Friday, October 12, 2012

Govmint Work

I used to joke quite a bit about how cush my gig is with the fed.  Well, it is pretty sweet, but I still have to do some difficult work fairly regularly.  However, new contractor hires for the fed do have the best gig in the world, bar none.

Get this...

Our group needed another developer to keep up with the growing demands for output, mostly related to the conversion of the ICD-9 coding system (medical terms map to a number, etc.) to ICD-10.  It's such a big job that the Health and Human Services secretary recently pushed back implementation one full year.  It's not just a VA thing, but affects every aspect of medical record keeping and billing in the US.

So.. the company that won the contract to provide warm bodies to the VA needed to hire to fill the jobs.  One of the jobs that was needed was a developer.  Last January, I sat in on the interviews to provide subject matter expertise and we picked a guy.  He turned down the job, so we picked the other guy.  That's right.. there were only 2 guys applying for a 100k/year job.  I thought that was pretty crazy.. but really isn't the point of the story.

The second guy accepted the offer.. and it wasn't like he is less skilled than the guy that turned down the job, but rather his verbal skills weren't as strong.  One thing I've learned over the last 10 years is that you have to have exceptional verbal skills in order to break through the din of a distributed office environment.  The guy who got the job is shy.. older, and has a mouth full of marbles.  He does seem technically proficient  however, and that's all I really care about.  He'll be able to get things done when he's on the job.

This is where it gets ridiculous.

The guy who got the job quit his former job, and started with the new company as a contractor to the VA.  Everyone who comes on board has to get a security clearance with the federal government, and that means a background investigation and all that.  It is now 9 months later and he still hasn't got his security clearance.  That means he's had no access to do any work at all.  He's basically done nothing but read email for 9 months and get paid for it.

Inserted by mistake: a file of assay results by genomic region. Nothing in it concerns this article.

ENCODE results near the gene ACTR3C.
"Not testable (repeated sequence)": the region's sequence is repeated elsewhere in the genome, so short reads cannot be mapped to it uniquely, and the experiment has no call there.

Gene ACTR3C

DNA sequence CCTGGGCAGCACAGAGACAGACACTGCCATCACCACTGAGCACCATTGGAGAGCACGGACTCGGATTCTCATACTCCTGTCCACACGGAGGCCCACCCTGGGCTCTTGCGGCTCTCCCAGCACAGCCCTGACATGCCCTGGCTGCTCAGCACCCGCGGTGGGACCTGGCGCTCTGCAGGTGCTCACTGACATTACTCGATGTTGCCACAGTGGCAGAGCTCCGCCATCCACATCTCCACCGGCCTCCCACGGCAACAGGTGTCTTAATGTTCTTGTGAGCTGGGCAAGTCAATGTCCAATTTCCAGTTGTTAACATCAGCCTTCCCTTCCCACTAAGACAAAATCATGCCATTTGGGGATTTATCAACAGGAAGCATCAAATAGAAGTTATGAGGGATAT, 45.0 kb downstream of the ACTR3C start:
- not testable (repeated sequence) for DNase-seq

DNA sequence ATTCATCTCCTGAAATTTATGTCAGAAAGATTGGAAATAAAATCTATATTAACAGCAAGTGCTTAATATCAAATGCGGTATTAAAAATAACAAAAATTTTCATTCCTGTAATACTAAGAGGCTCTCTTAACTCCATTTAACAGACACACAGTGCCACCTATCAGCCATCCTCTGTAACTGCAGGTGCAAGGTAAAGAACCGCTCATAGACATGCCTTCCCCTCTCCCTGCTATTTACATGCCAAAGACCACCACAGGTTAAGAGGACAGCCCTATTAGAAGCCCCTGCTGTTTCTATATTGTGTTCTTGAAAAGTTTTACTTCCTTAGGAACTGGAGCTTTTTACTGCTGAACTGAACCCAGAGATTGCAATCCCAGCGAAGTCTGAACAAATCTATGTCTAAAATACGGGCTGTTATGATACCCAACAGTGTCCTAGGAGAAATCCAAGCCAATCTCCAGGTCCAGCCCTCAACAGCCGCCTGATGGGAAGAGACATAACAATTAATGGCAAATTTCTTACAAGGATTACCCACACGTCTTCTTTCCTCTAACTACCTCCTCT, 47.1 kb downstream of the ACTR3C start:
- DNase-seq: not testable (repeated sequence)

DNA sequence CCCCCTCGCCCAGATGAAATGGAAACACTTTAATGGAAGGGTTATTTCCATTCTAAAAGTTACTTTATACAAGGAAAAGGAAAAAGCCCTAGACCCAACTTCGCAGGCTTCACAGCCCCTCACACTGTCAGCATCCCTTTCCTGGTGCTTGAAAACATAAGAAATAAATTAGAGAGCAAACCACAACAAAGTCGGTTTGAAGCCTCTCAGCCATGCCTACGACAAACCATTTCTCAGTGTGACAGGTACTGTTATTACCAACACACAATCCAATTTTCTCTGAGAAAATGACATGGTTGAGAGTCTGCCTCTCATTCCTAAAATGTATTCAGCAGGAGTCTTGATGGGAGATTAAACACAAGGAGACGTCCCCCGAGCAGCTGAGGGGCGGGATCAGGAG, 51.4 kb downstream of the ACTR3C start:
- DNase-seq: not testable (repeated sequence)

In retrospect, I'll bet he regrets quitting his former job.  He could have done both jobs and had a hell of a year.

There is a massive amount of government waste.  That doesn't mean that what the government does is not vital, it just means that the bureaucratic process eats a vast amount of resources without providing any tangible benefit.  The people who actually do work are a tiny subset in a system packed with people who do nothing but slow everything down.  Sure, there are necessary safeguards to ensure that no one person can make a mistake that has serious implications, but the balance point is whacked right now.

If the OPM needs more investigators to do the security clearance work, they should get them.  Instead, they pack the staff with people who don't actually do the work, but rather manage the process.  Government has truly become all about process, and much less about the work product.  That's where the waste in government is, but since the people that make the decisions are huge part of the waste, it's not going to change.

The guy that's been sitting around doing nothing for a year doesn't cost taxpayers 100k.  That's his take.  The Process must be fed, and its share is mammoth.  My health insurance plan costs $15,000 on its own.

I recently needed to deliver a release candidate for a major package of updates in a short amount of time.  The people that drive The Process had very urgent meetings about prioritizing the work and setting very rigid schedules that needed to be met.  This was done with the utmost seriousness.

I finished the release candidate and had it installed in the test environments of 3 hospitals about a month and a half ago.  The regulations require that the testing scripts be completed and signed off on by the hospitals, and then we request permission to install the RC in the 3 hospital's production environment.  It's been nearly 2 months since we requested the authorization for production install.  We cannot release the software without production installs in our 3 test sites for 2 weeks duration, therefore we cannot release the package that was so important to The Process that the highest Lords of the Govmint that they put me on the hook, or the chopping block, or the dead-and-we-mean-dead-line, and then turned around and are basically ignoring the paperwork needed to get it released.

Keep in mind, these people add no value to the software.  They are part of the Govmint machine that wastes vast amounts of money.

Government doesn't need to be "smaller".  It needs to be less dominated by personalities.  These personalities only know that they need to make money and don't have any real skills at all in creating something meaningful or usable.  They expand The Process as a means to keep themselves employed.

It is the concept of;

1 comment:

Kor said...

Ah the joys of Federal security clearance, I'm in the middle of having mine upgraded and I'm sure I won't see the fruits of that process for at least another half a year.